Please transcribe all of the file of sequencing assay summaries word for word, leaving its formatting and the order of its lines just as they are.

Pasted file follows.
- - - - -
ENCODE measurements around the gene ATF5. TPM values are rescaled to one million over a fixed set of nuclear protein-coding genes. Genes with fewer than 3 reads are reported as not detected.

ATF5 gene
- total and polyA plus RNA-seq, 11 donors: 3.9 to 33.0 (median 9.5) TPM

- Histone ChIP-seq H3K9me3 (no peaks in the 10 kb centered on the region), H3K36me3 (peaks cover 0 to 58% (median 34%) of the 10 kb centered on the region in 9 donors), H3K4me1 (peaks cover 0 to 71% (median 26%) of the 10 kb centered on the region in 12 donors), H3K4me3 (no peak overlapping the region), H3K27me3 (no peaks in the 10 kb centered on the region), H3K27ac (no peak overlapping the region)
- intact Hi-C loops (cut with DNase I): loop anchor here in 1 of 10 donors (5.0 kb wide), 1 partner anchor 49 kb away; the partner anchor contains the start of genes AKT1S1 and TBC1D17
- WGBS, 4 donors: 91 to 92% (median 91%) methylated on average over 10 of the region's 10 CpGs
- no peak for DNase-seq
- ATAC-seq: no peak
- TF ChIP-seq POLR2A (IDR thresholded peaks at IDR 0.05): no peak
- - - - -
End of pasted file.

ENCODE measurements around the gene ATF5. TPM values are rescaled to one million over a fixed set of nuclear protein-coding genes. Genes with fewer than 3 reads are reported as not detected.

ATF5 gene
- total and polyA plus RNA-seq, 11 donors: 3.9 to 33.0 (median 9.5) TPM

- Histone ChIP-seq H3K9me3 (no peaks in the 10 kb centered on the region), H3K36me3 (peaks cover 0 to 58% (median 34%) of the 10 kb centered on the region in 9 donors), H3K4me1 (peaks cover 0 to 71% (median 26%) of the 10 kb centered on the region in 12 donors), H3K4me3 (no peak overlapping the region), H3K27me3 (no peaks in the 10 kb centered on the region), H3K27ac (no peak overlapping the region)
- intact Hi-C loops (cut with DNase I): loop anchor here in 1 of 10 donors (5.0 kb wide), 1 partner anchor 49 kb away; the partner anchor contains the start of genes AKT1S1 and TBC1D17
- WGBS, 4 donors: 91 to 92% (median 91%) methylated on average over 10 of the region's 10 CpGs
- no peak for DNase-seq
- ATAC-seq: no peak
- TF ChIP-seq POLR2A (IDR thresholded peaks at IDR 0.05): no peak